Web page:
Sacramento Bee: In low-key Alameda, a big fight brews over growth
Not only will SunCal ask Alamedans to modify Measure A, they will also ask voters to bless or reject the entire deal with the city within the so-called Alameda Point Revitalization initiative, a document that is 283 pages long.
"That is very shrewd," said Corey Cook, an assistant professor of political science at the University of San Francisco. "They're banking on the fact that very few voters will actually have the time or take the time to read the entire initiative, let alone understand it completely. Redevelopment projects of this scope are terribly complicated."
Charles Heath, senior strategist at Tramutola, said he expects the real fight over the initiative will be fought in Alameda's neighborhoods and precincts – not in the corridors of City Hall where opinions have already been cemented.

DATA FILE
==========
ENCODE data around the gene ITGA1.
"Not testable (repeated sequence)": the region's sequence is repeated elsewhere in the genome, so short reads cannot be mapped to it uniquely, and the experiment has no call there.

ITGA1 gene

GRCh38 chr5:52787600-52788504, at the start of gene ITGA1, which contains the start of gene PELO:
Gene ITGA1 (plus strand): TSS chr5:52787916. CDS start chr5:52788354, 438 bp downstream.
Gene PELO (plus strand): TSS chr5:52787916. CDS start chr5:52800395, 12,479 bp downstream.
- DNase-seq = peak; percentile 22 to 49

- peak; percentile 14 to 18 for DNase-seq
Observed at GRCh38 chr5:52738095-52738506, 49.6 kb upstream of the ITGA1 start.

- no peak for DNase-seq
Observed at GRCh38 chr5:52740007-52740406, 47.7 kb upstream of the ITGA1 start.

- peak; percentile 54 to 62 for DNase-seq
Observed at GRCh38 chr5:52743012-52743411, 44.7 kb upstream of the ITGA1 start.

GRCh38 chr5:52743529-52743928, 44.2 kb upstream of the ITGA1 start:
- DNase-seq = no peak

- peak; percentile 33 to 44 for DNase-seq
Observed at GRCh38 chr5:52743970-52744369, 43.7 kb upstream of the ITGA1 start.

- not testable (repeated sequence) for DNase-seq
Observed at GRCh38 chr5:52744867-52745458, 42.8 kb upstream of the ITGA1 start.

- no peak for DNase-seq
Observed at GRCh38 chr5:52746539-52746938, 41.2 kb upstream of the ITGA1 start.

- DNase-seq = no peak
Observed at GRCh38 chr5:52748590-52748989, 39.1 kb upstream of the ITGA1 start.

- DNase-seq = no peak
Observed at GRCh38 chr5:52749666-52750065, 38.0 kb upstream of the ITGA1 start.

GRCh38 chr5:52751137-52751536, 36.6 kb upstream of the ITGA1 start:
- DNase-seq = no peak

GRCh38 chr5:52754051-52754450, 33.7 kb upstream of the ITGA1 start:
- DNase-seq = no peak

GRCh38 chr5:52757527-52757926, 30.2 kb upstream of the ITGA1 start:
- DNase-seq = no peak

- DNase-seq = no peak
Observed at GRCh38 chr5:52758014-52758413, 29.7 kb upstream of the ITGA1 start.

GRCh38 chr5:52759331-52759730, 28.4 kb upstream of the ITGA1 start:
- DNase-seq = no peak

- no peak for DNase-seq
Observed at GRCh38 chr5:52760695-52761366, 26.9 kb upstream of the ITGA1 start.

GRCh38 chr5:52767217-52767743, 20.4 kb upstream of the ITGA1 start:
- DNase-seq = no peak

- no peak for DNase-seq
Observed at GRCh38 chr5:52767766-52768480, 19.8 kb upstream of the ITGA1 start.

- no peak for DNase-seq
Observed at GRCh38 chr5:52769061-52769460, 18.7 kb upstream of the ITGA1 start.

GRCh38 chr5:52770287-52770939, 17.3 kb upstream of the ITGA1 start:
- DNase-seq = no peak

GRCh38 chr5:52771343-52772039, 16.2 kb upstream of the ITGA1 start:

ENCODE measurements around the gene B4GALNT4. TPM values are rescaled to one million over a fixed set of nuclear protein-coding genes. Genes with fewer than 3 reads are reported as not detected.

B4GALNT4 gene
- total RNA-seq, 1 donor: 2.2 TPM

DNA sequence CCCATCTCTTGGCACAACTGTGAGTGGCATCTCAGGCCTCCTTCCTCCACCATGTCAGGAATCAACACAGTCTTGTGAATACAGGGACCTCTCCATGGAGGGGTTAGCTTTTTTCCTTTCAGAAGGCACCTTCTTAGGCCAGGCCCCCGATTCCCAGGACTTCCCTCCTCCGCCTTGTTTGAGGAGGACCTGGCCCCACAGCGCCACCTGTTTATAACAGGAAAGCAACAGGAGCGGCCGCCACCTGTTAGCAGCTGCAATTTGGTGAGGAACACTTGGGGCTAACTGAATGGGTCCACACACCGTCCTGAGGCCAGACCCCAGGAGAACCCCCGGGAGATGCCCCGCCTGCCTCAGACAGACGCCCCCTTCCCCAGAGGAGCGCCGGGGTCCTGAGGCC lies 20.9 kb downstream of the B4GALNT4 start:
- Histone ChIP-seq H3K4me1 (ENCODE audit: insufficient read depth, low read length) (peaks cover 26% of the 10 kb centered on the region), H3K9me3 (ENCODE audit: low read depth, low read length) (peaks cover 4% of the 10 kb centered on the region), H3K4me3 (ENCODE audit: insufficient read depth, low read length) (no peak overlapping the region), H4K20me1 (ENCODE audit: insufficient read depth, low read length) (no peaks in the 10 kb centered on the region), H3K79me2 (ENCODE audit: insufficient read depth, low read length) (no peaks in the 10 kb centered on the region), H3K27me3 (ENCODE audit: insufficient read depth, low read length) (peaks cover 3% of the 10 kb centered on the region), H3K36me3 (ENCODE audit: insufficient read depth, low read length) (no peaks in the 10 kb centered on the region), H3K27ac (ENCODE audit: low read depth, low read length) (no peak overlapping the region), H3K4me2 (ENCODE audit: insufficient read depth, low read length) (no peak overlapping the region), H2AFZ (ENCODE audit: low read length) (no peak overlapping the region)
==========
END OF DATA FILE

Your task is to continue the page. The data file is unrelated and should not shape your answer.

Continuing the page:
"We plan to make this a neighborhood-based, house-to-house, person-to-person campaign," Heath said, adding that his firm commissioned a poll of Alamedans on the proposed initiative late last year and came away pleased with the results.
While Heath declined to share the poll's exact numbers, he said the telephone survey of 500 likely city voters showed a "strong majority" in support of the initiative.
Both Cook and UC Berkeley political science professor Karen Christensen agreed that the initiative campaign may become one of the most watched development struggles in California – especially given the "not-in-my-backyard" attitudes many voters display when it comes to urban infill development proposals.
"I suspect this project and the election will be heavily observed and studied," Christensen said. "Clearly, there's a lot on the line, not only for Alameda but the entire East Bay area as well."